Topics to be Covered In Training: Organizing residents to obtain more power, Finding key stakeholders in your community, Reasons why people join / leave organizations, Conducting individual meetings, Conducting a neighborhood survey, Planning and executing an effective meeting, and Converting a vague problem into a specific issue
This is a real job description that I found for a current open position:
Job Requirements and Related Experience:
The successful candidate for this position will have demonstrated experience in community mobilization and training. Experience in education is a plus. He or she will also have strong verbal and written communication and organizational skills.The ideal candidate:
Has 2-3 years experience in community organizing, preferably in the City
Demonstrates an understanding of how parents should support and guide their children's education
Is familiar with current educational events and issues
Has a strong knowledge of the community
Has the ability to build relationships with public, private, and charter K-12 schools
Is able to mobilize and work with low-income and low-literacy communities and parents
Displays a proven commitment to education and educational development
Is self-motivated with the ability to work effectively both independently and within a team
Pays close attention to detail
Meets deadlines and follows through on all assigned responsibilities
$15.00 -$22.00 per hour, depending upon credentials and experience. This is a part-time position (approximately 10 - 15 hours per week). This position will require scheduling flexibility around evenings and weekends. We are asking for a commitment of at least one year.
Here are some posted for Nashville:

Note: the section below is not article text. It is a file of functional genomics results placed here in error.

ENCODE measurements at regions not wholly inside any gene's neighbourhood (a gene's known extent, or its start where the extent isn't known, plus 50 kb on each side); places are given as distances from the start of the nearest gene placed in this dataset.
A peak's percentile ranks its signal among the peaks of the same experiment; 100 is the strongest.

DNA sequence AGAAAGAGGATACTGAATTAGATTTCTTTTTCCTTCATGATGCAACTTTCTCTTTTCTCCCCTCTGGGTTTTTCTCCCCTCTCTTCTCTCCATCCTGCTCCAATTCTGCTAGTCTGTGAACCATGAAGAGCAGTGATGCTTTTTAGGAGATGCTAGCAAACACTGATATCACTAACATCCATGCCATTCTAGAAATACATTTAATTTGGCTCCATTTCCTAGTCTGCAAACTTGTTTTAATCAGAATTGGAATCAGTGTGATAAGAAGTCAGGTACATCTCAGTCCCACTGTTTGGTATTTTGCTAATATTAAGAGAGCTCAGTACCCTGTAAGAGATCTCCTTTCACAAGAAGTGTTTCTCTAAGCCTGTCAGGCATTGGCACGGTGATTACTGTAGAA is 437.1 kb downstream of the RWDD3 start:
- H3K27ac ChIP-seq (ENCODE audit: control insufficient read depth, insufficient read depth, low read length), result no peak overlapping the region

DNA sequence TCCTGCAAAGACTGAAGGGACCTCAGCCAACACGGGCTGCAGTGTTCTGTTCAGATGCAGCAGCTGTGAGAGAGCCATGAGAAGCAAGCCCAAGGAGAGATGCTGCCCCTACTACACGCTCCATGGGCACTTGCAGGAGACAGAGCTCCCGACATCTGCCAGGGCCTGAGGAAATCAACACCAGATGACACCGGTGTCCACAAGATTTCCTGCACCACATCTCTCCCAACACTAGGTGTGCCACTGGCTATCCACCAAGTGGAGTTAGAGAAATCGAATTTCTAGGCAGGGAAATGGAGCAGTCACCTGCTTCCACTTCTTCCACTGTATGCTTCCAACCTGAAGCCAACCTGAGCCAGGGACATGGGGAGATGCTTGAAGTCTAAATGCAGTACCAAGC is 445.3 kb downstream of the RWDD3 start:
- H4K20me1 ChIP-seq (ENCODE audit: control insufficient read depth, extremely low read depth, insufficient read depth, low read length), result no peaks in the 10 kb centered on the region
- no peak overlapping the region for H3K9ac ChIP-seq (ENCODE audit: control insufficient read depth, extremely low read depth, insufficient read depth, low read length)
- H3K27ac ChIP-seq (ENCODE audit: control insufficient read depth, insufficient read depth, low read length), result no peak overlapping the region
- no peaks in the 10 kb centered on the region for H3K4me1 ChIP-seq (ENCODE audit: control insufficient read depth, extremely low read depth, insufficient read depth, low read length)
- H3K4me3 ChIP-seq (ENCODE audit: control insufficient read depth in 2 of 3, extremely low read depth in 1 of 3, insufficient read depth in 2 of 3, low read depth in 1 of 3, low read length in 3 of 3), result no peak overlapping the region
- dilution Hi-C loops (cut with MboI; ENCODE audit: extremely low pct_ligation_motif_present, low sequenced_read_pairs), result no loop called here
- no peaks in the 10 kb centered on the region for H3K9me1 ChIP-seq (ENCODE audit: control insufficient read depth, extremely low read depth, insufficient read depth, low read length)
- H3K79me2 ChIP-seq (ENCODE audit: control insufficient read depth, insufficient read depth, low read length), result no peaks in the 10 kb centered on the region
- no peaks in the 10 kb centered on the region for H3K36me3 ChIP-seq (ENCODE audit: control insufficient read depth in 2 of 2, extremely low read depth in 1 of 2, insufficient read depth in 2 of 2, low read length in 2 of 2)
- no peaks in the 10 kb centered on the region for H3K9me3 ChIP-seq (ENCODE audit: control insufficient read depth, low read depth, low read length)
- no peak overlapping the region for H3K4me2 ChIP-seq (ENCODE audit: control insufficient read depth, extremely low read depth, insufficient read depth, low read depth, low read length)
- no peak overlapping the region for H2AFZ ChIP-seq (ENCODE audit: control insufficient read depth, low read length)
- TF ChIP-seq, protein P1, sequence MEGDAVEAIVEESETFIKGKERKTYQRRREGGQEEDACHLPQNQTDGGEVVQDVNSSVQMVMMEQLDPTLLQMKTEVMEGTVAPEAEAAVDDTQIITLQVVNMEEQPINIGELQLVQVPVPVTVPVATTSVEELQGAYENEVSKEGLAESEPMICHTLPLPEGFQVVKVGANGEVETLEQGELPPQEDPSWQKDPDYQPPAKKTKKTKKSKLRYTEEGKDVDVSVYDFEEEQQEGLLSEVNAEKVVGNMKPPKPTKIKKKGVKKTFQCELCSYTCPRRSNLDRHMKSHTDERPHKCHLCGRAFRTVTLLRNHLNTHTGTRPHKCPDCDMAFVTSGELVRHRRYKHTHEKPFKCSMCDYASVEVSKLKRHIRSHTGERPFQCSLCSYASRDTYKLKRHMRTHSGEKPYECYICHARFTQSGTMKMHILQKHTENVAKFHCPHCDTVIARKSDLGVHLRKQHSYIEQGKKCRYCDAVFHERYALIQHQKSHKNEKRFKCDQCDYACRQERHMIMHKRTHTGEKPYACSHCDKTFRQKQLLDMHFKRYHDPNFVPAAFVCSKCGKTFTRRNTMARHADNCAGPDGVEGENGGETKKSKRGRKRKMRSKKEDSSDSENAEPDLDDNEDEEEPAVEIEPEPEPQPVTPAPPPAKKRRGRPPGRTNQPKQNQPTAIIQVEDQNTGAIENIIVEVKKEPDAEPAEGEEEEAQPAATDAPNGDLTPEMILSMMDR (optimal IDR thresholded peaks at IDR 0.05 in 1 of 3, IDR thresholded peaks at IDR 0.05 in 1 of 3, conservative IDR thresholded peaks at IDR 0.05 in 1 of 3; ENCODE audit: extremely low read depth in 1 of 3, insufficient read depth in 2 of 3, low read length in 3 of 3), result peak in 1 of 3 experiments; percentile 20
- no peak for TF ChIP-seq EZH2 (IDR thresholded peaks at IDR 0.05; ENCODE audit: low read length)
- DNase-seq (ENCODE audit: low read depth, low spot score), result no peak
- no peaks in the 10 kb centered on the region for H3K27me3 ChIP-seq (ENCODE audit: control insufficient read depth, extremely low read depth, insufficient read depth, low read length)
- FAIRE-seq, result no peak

Neighborhoods Resource Center
East Nashville Community Organizing Program $25,614.00, North Nashville Community Organizing Program $62,445.00, South Nashville Community Organizing Program $62,063.00, West Nashville Community Organizing Program $42,576.00
The Neighborhoods Resource Center was formed to offer organizing assistance to help community groups build membership, identify common goals, and develop strategies to move their groups ahead.
NRC's community development staff provide the motivation, guidance, and technical assistance necessary for Nashville neighborhood organizations to realize community-oriented goals.
Most neighborhoods face common issues, so the lessons learned in one community can be quickly put to use in another.
We currently offer intensive assistance to approximately ten Nashville neighborhoods, and serve as a consultant to many more.
I hope this informs you on the now famous job, "a community organizer".
I think many of us have held unpaid jobs like this in scouts, volunteer fire and rescue departments, schools, churches, sports teams and other volunteer positions. We just never plugged into United Ways funding by organizing it into a position that "build stronger neighborhoods". For over 200 years many moms and pops all over this country have been dedicated, serving community organizers. After all this time...people found a way to volunteer to help their community get stronger...but then again some of us would apply for the paid job...
Some of us enjoy serving our neighborhood and community for the love of God, people, our neighbors, and America. Now don't get me wrong, if God lead a minister or missionary to serve full-time...this person should be compensated...I am just saying that all Christians are ministers and missionaries whether they get paid for it or not. Do you get my point? I have found this search to be very interesting. Hope you have also. If you know more information, please comment about it.